# Solving the problem of tiling using SAT Solver on the example of pentamino

Once I got the game pentamino, where it was necessary to put 13 figures in a square 8 by 8. After a certain period of time, during which I unsuccessfully tried to solve this problem, I decided that it was necessary to write a program that would do it for me. To do this, it was necessary to choose the solution algorithm. The first thing that comes to mind is the usual algorithm of branches and borders, when the figures fit one after another adjacent to each other (the algorithm with the dancing links is not suitable here, because the figures are different). To speed up this algorithm, various heuristics are usually used, for example, preference is given to branching with the least number of options. It is possible to invent and implement other heuristics in this algorithm, but then I thought that many different tricks to speed up the solution of such problems have already been implemented in SAT solvers. Therefore, it is necessary to translate the problem into the appropriate mathematical language and use some SAT solver. How it was implemented and what results turned out it is possible to read under a cat.

In the beginning I want to remind you what the game of pentamino is. This is a square 8x8 field, which must be tiled with 13 figures - 12 squiggles, which consist of 5 squares and one 2x2 figure:

Here it is worth saying what is the problem of the satisfiability of Boolean formulas (the Boolean satisfiability problem) or the problem of the SAT. In general terms, it can be formulated as the finding of such values ​​of Boolean variables for which a given expression becomes true. Generally speaking, NP is a complete task, but there are many techniques that help to solve it effectively. For this, many special applications have been developed, called SAT solvers. I will use the SAT solver by the name of minisat. To solve this problem, it is necessary to rewrite the input expression in conjunctive normal form, that is, as a product of logical sums of variables. Each bracket in conjunctive normal form is called a clause here, which is the logical “or” of some literals, that is, Boolean variables or their denials. For example:

(x1 v not x3) (x2 v x4) (x2 v x3 v not x4)

I needed to translate the tiling task into the SAT task. Take a piece of pentamino and put it in the playing field in all possible ways, including shifts, turns and reflections. Each such position of the figure is comparable to a Boolean variable and we will assume that if we have this figure present in this particular position in the final decision, the variable will be true, and if it will not, then false. We do this for all shapes.

Now we will make a formula describing our task, that is, we will actually impose restrictions on our variables. The first thing to do is to ensure that all the cells of our playing field will be covered with at least one figure. To do this, for each cell of 64, we find all the figures and positions of these figures that cover a given cell and make a clot of the variables that are assigned to these positions of the figures. The second thing to do is to eliminate the intersection of the figures. This can be done in a double cycle, simply by going through all the possible positions of all the figures and determining whether the pair has common cells. If there is, then they intersect and it is necessary to add a clause of the form (not x_i V not x_j), where x_i is the variable assigning the first position and x_j the second position. This clause is true when x_i and x_j are not simultaneously equal to one, that is, it excludes intersections. And finally, the third thing that needs to be taken into account is that each figure can be present on the playing field only once. To do this, we also go through all positions of each figure in a double cycle and for each pair of positions of the same figure we make a clause similar to the previous one and consisting of two negations. That is, when two identical figures appear (but in different positions), one of such clauses will give false and, accordingly, will exclude such a solution.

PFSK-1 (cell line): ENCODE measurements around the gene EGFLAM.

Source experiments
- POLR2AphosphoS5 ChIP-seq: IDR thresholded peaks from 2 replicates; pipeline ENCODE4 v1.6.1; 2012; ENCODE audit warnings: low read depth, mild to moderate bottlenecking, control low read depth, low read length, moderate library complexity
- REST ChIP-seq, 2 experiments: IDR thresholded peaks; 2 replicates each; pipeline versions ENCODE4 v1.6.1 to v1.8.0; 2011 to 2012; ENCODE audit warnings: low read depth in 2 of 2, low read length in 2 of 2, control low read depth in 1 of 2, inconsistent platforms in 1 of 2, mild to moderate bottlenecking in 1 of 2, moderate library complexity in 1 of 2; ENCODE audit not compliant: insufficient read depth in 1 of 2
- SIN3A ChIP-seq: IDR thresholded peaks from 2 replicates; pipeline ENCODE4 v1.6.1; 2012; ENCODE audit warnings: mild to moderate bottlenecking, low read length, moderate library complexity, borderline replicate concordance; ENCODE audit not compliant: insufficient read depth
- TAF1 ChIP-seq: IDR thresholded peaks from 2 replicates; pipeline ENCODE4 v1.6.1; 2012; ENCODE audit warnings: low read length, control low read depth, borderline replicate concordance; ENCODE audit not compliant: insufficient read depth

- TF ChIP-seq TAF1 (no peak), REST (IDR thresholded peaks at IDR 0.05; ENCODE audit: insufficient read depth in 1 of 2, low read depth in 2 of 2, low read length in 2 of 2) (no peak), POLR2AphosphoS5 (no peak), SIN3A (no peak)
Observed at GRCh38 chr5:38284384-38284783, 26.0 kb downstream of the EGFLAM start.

It was all theory, and now let's move on to practice. Give each shape a number from 1 to d to distinguish it from others and is convenient to print. Then we will create a matrix of the playing field and encode the corresponding cells of the playing field as occupied / not occupied by the figure:

. . . . . . . .
. . . . . . . .
. . . . . . . .
. . . . . . . .
. . . . . . . .
. 1 1 . . . . .
1 1 . . . . . .
. 1 . . . . . .

. . . . . . . .
. . . . . . . .
. . . . . . . .
2 . . . . . . .
2 . . . . . . .
2 . . . . . . .
2 . . . . . . .
2 . . . . . . .

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3 . . . . . . .
3 . . . . . . .
3 . . . . . . .
3 3 . . . . . .

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4 . . . . . . .
4 . . . . . . .
4 4 . . . . . .
. 4 . . . . . .

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5 5 . . . . . .
5 5 . . . . . .
5 . . . . . . .

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6 6 6 . . . . .
. 6 . . . . . .
. 6 . . . . . .

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7 . 7 . . . . .
7 7 7 . . . . .

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8 . . . . . . .
8 . . . . . . .
8 8 8 . . . . .